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Wednesday, February 06, 2013

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Bill,

Peter possesses his colouredness essentially. Hence colouredness is an ontological part (OP) of Peter. If Peter is an OP of the property exemplification (PE) entity Peter's whiteness, and as seems reasonable, ontological parthood is transitive, then colouredness is an OP of Peter's whiteness. The latter thus has two universals as constituent, whiteness and colouredness. How to choose between them? If we treat them symmetrically then the PE entity Peter's whiteness looks to be identical to the PE entity Peter's colouredness. But this makes Peter's colouredness an accident. Contradiction?

Thanks, David. I appreciate your challenging comments.

>>Peter possesses his colouredness essentially. Hence colouredness is an ontological part (OP) of Peter.<<

Can't one reasonably resist this inference? Necessarily, Peter is some color or other. But it doesn't follow that being colored is an OP of Peter. It could be maintained that being blue is or being red is, but not the determinable of which these are determinates. The consituent ontologist is not required to say that every property of a concrete object is an ontological constituent of it.

Is ordinary parthood transitive? If it isn't, then ontological parthood probably isn't either.

The pages of a book are proper parts of a book, and books are proper parts of libraries. But pages are not proper parts of libraries.

A platoon is part of a company and a company is part of a battalion, but a platoon is not part of a battalion.

Poindexter's beard is part of Poindexter, and Pondexter is part of the philosophy department, but Pondexter's beard is not part of the philosophy depratment.

Thank you Bill. I agree that these interpretations are debatable. A colour scientist might say that there is a real distinction between (of visible light) uniformly strongly transmitting (transparent), uniformly strongly absorbing (black), uniformly strongly reflecting (white), and varyingly (with wavelength) strongly reflecting (coloured). Distinct colours correspond to distinct variations. He might also say that the determinable/determinate distinction was not absolute. Navy is a determinate of the determinable blue, blue is a determinate of the determinable coloured.

I accept that the consituent ontologist is not required to say that every property of a concrete object is an ontological constituent of it. He says that accidental properties are indeed otherwise. My understanding is that ontological constituency is his device for explaining necessary properties. If he accepts that colouredness (understood to include black, white, and transparency) is a necessary property, is he not then obliged to use his device to account for it, on pain of admitting modes of necessity?

In 'x is part of y' the sense of 'part' seems modulated by the substance/collective character of the terms 'x' and 'y'. In the book and Poindexter examples 'part' is not univocal, I think. In the military example we can understand 'a platoon' as denoting the concept 'platoon', etc, and 'part' meaning 'primary subdivision of', a relation between concepts. 'Primary' rules out transitivity. But understanding these terms extensionally as denoting sets of men, and parthood as the subset relation, then surely if Lieutenant L's platoon is part of Major M's company, and Major M's company is part of Colonel C's battalion, then Lieutenant L's platoon is part of Colonel C's battalion? So there is opportunity for debate here too. But is it not reasonable simply to demand of the constituent ontologist whether his ontological parthood relation is transitive?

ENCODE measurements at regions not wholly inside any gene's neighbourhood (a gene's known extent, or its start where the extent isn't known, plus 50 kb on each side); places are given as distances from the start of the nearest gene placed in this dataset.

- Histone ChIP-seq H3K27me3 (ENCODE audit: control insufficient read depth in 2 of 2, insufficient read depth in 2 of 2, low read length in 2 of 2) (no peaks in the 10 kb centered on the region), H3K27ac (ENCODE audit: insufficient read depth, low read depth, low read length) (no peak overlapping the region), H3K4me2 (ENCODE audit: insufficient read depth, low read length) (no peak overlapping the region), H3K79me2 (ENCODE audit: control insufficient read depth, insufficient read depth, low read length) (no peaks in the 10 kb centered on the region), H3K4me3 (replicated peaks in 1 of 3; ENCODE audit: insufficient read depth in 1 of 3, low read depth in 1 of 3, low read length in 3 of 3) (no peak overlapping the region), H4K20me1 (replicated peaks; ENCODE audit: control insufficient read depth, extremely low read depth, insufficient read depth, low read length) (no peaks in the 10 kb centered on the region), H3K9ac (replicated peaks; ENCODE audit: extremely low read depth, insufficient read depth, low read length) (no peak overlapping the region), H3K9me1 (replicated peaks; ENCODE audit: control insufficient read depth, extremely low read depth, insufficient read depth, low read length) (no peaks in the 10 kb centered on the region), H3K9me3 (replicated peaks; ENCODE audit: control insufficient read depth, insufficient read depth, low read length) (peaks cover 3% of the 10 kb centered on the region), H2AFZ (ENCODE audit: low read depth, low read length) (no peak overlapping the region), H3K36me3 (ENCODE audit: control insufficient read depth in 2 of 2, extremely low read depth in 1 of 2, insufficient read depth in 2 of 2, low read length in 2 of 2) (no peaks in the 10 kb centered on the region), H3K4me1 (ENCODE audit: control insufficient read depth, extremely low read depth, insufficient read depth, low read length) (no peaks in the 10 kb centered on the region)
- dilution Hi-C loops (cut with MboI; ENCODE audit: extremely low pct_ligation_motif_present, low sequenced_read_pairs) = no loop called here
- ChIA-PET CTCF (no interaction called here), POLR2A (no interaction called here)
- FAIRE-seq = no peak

Dear Bill,

of course I agree that

(T) there is no accident of Peter's color over and above Peter's whiteness.

But it seems to me that this is inconsistent with your theory. Assume T and your theory, and various antinomies will follow. In order to avoid being distracted by the special problem whether and how "colouredness" is essential to Peter, let me choose another pair of subordinate properties: "courage" and "virtue". It is contingent not just that Peter is courageous, but also that Peter is virtuous; but if Peter has courage, he has a virtue.

Now see: if Peter is virtuous, then Peter exemplifies virtue, therefore there is the (temporally indexed) nexus of exemplification [NE] between Peter and virtue. Or could you be forced to take the position that Peter can exemplify virtue without there being a NE between him and virtue? If not, then there is the complex [Peter+virtue+NE+TI]. If the complex [Peter+courage+NE+TI] is called "Peter's courage", then the former must be called "Peter's virtue", by parity of reason. But then Peter's courage is not Peter's virtue, whereas in reality Peter's courage is Peter's virtue (perhaps the only Peter's virtue). Besides, on the principle that any instance of a genus is an instance of some of its species it holds that any instance of virtue must be an instance either of courage, or of temperance, or of prudence, etc. But Peter's virtue construed as above is an instance of virtue without being an instance of any of the species of virtue. This is a contradiction.

Perhaps you will say that Peter exemplifies virtue by the very same NE by which he exemplifies courage. But this does not help, for there still is the complex [Peter+virtue+NE+TI], only it shares its NE with Peter's courage, and it still demands to be called "Peter's virtue". In order to escape the conclusion, you would have to deny that there is any NE between Peter and virtue at all - but then it seems plain contradiction to say that Peter still exemplifies virtue.

Where have I gone wrong?

Hi Lukas,

I apologize for being such a quibbler, but if Peter is courageous, it doesn't follow that Peter is virtuous, although it does follow that he has a virtue. For Peter might be a terrorist.

So let's talk about the property of having a virtue. I grant the following. (i) If Peter is courageous, then he has a virtue. (ii) If Peter has a virtue, it does not follow that he is courageous. (iii) It is not essential to any person that he have a virtue, or any particular virtue such as courage.